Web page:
Diagnostic Efficacy of Classification Criteria for Systemic Lupus Erythematosus Compared

Systemic Lupus Erythematosus
Systemic lupus erythematosus. Lupus is an autoimmune disease.
Researchers compared the diagnostic performance of 3 classification criteria – ACR-1997, SLICC-2012, and EULAR/ACR-2019 – for systemic lupus erythematosus.

The diagnostic efficacy of 3 different classification criteria – The American College of Rheumatology (ACR)-1997, Systemic Lupus International Collaborating Clinics (SLICC)-2012, and European Alliance of Associations for Rheumatology (EULAR)/ACR-2019 – for systemic lupus erythematosus (SLE) were compared in a study published in Lupus Science & Medicine. Overall, the SLICC-2012 and EULAR/ACR-2019 diagnostic criteria performed well and showed better early diagnostic ability.

Despite the widespread use of the ACR-1997, SLICC-2012, AND EULAR/ACR-2019 classification criteria, data on their diagnostic performance are limited.

The retrospective cohort study enrolled patients with and without established SLE between January 2016 and December 2020. Demographic and clinical data were collected from medical records. The ACR-1997, SLICC-2012, and EULAR/ACR-2019 scores were calculated. The relative sensitivity and specificity of each score was calculated using area under the receiver operating characteristic curve (AUC).

The study cohort included 352 patients with SLE and 385 individuals without SLE. The majority of both the SLE group (91.5%) and control group (72.5%) were women. Patients with SLE had a significantly younger median age than those without SLE (36.0 vs 54.0 years, respectively; P <.001).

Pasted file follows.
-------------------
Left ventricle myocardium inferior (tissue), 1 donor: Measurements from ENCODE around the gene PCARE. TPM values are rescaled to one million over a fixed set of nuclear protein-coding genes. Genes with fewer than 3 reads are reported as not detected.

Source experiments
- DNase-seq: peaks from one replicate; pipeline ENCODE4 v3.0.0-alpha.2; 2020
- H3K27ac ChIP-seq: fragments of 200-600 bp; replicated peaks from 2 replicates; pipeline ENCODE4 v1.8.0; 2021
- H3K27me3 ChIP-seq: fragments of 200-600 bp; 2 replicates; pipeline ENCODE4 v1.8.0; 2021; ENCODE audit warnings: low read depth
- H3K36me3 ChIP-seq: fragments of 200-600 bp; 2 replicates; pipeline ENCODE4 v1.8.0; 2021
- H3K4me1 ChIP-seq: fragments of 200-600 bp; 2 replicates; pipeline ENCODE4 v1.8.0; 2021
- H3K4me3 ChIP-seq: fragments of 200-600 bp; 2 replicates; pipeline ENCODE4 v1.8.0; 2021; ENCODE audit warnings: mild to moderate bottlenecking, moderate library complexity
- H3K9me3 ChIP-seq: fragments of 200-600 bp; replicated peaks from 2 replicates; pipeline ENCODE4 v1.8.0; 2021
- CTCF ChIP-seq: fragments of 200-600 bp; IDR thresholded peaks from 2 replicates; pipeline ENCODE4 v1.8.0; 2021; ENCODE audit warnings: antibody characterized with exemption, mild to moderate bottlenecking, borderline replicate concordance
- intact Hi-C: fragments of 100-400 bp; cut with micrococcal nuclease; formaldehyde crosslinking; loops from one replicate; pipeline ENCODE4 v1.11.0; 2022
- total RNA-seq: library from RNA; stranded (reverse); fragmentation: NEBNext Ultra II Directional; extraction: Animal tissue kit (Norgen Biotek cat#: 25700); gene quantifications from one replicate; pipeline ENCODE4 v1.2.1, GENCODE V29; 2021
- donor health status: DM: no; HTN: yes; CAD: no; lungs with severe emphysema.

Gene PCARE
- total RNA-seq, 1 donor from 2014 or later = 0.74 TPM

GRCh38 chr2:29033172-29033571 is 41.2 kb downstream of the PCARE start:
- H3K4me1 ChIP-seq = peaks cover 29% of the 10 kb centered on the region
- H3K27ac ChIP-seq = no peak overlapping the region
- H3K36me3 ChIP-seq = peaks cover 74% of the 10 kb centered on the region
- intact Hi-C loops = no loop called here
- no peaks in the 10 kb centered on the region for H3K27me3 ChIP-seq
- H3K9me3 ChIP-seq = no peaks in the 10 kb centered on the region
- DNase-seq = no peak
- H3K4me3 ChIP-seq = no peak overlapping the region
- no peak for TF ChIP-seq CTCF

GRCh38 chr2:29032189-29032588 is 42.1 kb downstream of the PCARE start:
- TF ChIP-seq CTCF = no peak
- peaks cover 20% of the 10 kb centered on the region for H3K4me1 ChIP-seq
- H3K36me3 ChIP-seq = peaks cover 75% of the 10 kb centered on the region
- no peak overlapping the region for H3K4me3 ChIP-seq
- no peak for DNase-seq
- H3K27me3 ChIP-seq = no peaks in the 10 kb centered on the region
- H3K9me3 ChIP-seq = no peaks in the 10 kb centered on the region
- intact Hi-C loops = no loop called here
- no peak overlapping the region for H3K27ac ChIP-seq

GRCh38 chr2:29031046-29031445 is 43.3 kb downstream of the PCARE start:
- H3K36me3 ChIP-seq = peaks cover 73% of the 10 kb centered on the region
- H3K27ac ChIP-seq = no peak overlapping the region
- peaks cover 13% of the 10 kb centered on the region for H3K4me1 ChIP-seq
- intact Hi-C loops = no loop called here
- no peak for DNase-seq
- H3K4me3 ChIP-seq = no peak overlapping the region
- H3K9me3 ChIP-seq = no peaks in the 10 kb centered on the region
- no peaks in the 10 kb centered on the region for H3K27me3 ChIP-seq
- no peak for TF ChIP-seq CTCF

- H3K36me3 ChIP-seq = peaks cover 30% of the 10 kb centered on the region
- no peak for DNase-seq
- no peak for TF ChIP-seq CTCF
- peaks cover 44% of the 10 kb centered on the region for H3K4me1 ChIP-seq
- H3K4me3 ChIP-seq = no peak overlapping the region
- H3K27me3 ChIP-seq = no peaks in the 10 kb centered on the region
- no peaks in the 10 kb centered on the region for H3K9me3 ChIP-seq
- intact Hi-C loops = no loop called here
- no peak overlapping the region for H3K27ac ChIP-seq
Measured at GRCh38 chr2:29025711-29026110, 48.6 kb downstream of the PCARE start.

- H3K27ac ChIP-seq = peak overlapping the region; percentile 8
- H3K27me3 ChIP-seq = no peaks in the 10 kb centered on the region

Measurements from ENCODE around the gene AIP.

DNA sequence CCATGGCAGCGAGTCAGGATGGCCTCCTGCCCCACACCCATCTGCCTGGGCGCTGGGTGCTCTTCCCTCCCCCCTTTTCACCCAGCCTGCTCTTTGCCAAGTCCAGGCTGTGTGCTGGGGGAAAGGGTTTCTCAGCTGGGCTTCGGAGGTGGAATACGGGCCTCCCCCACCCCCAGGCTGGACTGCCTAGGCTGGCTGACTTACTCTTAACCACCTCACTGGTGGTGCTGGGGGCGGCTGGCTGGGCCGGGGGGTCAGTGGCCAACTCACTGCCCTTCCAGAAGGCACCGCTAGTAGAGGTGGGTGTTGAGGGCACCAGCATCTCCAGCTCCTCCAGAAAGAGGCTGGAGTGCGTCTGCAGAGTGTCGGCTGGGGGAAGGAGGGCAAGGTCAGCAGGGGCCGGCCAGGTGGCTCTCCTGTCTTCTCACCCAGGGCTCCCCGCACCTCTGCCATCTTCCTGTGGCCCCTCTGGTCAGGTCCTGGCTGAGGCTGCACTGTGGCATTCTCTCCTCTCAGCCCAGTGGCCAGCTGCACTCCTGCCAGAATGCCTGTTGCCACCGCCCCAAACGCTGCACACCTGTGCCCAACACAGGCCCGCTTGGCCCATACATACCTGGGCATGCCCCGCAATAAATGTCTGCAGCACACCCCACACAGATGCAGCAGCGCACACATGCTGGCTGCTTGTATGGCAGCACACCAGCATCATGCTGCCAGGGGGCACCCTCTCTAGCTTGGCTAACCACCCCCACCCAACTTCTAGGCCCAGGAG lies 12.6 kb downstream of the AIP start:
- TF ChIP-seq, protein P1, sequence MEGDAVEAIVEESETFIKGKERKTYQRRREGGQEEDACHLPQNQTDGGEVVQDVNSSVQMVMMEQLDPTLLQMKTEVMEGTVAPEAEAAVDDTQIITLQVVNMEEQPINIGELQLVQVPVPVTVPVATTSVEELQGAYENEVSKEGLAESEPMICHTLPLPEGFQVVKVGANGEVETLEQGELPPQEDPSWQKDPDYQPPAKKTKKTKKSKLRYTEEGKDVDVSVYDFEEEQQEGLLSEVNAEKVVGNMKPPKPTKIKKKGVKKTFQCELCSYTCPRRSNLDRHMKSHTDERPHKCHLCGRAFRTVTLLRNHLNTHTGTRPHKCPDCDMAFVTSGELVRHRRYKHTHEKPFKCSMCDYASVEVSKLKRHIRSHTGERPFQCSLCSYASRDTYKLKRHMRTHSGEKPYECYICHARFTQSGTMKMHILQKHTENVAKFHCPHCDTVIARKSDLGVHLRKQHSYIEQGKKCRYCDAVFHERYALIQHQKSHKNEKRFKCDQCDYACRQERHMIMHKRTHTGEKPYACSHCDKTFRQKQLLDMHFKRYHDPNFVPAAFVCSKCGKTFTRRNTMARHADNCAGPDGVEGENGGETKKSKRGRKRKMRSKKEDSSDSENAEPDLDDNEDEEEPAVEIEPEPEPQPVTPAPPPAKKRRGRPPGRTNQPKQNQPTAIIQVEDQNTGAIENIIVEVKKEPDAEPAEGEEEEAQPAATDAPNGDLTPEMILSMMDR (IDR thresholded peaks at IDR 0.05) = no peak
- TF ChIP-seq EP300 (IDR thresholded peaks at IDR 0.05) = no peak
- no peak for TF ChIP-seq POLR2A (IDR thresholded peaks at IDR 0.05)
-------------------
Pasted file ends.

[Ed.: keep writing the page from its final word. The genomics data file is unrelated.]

Of the total cohort, 289 (82.1%), 345 (98.3%), and 343 (97.4%) reached the threshold for SLE diagnosis, according to the ACR-1997, SLICC-2012, and EULAR/ACR-2019, respectively. Overall, 287 patients met the diagnostic threshold of all 3 sets of classification criteria. All 3 criteria had excellent classification ability, with AUC values of 0.986 (95% CI, 0.975-0.993) for SLICC-2012, 0.983 (95% CI, 0.970-0.991) for EULAR/ACR-2019, and 0.972 (95% CI, 0.957-0.983) for ACR-1997. Of the 3 criteria, ACR-1997 had the highest specificity (96.4%) but the lowest sensitivity (82.1%). The sensitivity and specificity values for SLICC-2012 were 92.2% and 98.0%, respectively, and for EULAR/ACR-2019, the values were 91.4% and 97.4%.

Among both men and women, SLICC-2012 and EULAR/ACR-2019 vs ACR-1997 had greater sensitivity and lower specificity (among men, 100.0% and 90.0% vs 89.1% and 96.2%, respectively, and 96.2% vs 100.0%, respectively; among women, 98.1% and 98.1% vs 82.0%, respectively, and 90.7% and 89.6% vs 95.0%, respectively). Similarly, across age categories and disease duration strata, ACR-1997 had the highest specificity and lowest sensitivity. In analyses of the median time between symptom onset and fulfillment of the 3 sets of criteria, SLICC-2012 and EULAR/ACR-2019 vs ACR-1997 achieved earlier diagnosis (0.5 and 0.13 vs 1.0 months). The researchers also observed that adjusting the threshold of the EULAR/ACR-2019 classification criteria from 10 to 12 resulted in significantly increased sensitivity and specificity.

As study limitations, the researchers cited the single-center retrospective design, which may have reduced data generalizability.

“In conclusion, both the SLICC-2012 and EULAR/ ACR-2019 had optimal diagnostic efficacy in identifying Chinese patients with SLE, whether in the overall patients or the subgroup stratified by age, [sex] and course of disease,” the study authors said.


Lu W, Zhong Y, Weng C, et al. Utility of the ACR-1997, SLICC-2012 and EULAR/ACR-2019 classification criteria for systemic lupus erythematosus: a single-centre retrospective study. Lupus Sci Med. Published online September 7, 2022. doi:10.1136/lupus-2022-000718